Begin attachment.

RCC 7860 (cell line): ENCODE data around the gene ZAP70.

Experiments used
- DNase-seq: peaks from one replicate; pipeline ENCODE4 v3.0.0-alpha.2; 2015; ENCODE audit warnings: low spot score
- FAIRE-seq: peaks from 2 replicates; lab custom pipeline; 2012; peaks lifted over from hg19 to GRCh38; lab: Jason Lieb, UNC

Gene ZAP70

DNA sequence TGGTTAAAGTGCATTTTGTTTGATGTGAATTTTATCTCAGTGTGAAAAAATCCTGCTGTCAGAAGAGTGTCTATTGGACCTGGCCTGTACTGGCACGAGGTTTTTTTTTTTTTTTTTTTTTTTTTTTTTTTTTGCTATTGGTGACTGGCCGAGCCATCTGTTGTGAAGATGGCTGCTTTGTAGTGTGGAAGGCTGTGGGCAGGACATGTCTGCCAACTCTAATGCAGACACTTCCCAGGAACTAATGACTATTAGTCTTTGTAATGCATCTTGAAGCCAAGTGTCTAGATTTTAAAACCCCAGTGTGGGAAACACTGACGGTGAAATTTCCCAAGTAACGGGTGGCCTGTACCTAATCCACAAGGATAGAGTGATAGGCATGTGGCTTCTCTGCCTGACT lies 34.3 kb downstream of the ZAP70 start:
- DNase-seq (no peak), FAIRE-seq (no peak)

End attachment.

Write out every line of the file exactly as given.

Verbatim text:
RCC 7860 (cell line): ENCODE data around the gene ZAP70.

Experiments used
- DNase-seq: peaks from one replicate; pipeline ENCODE4 v3.0.0-alpha.2; 2015; ENCODE audit warnings: low spot score
- FAIRE-seq: peaks from 2 replicates; lab custom pipeline; 2012; peaks lifted over from hg19 to GRCh38; lab: Jason Lieb, UNC

Gene ZAP70

DNA sequence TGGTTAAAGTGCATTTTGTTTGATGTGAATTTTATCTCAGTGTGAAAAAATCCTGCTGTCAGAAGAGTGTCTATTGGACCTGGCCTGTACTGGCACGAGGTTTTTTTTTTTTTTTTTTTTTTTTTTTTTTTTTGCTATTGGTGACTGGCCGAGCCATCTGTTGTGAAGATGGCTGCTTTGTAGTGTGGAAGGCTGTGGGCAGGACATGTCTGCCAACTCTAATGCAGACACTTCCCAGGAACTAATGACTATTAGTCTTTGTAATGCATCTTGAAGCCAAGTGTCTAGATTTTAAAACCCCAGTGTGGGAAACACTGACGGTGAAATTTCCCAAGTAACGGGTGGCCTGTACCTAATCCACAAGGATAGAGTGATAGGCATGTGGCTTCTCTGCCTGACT lies 34.3 kb downstream of the ZAP70 start:
- DNase-seq (no peak), FAIRE-seq (no peak)